A Mysore peta 
  • What I learnt when I chose a communist intellectual for an award.

I had earlier made up my mind against writing about this person for a long time. However, (in light of recent happenings), I decided to share a few details about an incident with my friends.

Around the year 1988, I was working in an institution which had a set of highly reputed individuals among its post-holders and with whom I shared a sense of pride about our state, language and our country.

Rajyotsava, Independence Day and other important dates were celebrated in a meaningful way in our institution by honouring eminent senior citizens, artists and writers.

Being one of the writers in the institution, a lot of organising work for any programme used to be my responsibility.

The institution’s leaders wished to honour an eminent senior citizen during the Rajyotsava celebrations of 1988.

As a result, I requested some of my friends to provide their suggestions on who could be honoured.

A lot of possible notables had already been honoured by our institution due to which I was focussed on searching someone who was yet to be.

Some of my communist friends suggested that I consider this knave ‘ilibala* ’ (rat’s tail). I too was under the influence of communism at that point of time which led me to readily agree.


In those times, finding the residential address was an incredibly tough job. I did manage to find his residential address and went to his home and invited ‘ilibala’ to the event on behalf of the institution.

Given how hard it was then to get a car or taxi, I borrowed a private car belonging to one of the post holders of the institution to bring this ‘ilibala’ to the venue of the event. We had a fairly detailed conversation on the road to the venue.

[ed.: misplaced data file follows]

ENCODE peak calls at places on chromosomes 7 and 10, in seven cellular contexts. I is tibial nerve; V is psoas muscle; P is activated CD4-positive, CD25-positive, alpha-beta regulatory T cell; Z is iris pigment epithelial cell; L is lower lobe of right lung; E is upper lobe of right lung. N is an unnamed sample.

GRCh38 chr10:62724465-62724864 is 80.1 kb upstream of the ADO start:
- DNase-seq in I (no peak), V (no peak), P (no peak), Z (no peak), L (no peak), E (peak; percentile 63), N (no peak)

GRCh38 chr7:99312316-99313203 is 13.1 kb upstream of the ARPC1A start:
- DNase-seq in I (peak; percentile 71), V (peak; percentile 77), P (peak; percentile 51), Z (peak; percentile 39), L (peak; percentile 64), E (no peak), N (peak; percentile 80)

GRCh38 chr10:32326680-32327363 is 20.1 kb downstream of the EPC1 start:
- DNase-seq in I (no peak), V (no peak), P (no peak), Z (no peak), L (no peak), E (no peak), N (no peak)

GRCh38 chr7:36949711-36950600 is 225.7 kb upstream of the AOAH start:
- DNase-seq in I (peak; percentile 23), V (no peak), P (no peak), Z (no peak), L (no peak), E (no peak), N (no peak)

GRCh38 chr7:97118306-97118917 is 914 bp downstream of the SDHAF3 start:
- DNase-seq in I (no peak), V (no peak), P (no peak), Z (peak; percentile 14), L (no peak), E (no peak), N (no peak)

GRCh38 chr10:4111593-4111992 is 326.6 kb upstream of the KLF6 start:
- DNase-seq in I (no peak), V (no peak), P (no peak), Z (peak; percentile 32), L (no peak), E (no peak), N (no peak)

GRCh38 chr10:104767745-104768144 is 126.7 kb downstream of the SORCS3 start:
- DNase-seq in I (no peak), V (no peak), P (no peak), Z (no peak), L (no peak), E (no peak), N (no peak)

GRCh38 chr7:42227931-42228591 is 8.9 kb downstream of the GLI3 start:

My family has had some involvement in the freedom struggle. I grew up around family members who had been wearing khadi since 1930 and continued to wear it till the time they passed away.

The Khadi kendra in my town too has a special history.

During 1972, for the auspicious occasion of the silver jubilee of our nation’s independence, my father received a request via a letter from Dr. Suryanath Kamat to send him memorabilia of our town’s freedom fighters.

At that point of time, I was around 17 years old.

My father introduced me to some of them and asked me to interview and document their stories and experiences.

He helped me understand how to go about it and understand the other modalities involved. This was my first assignment as a writer.

I did manage to complete and send it over.

Dr. Suryanath Kamant wrote back to appreciate the interviews and told me that the same will be re-written to make it appear that the freedom fighters themselves wrote it.

Due to this assignment, it gave me immense pleasure to see the stories of my town’s freedom fighters among the many anthologies of our freedom movement.

In the years following this, I started reading about the Indian freedom struggle, Gandhi, Nehru and more. I also made multiple trips to the many museums and memorials in Delhi (dedicated to them).

Coming back to ilibala, I conversed with him on the way to the venue of the event.

He spoke pure gibberish to the extent that I started doubting if this man was even a real freedom fighter or not.

I am a student of maths and also knew by memory important years and dates associated with the freedom movement.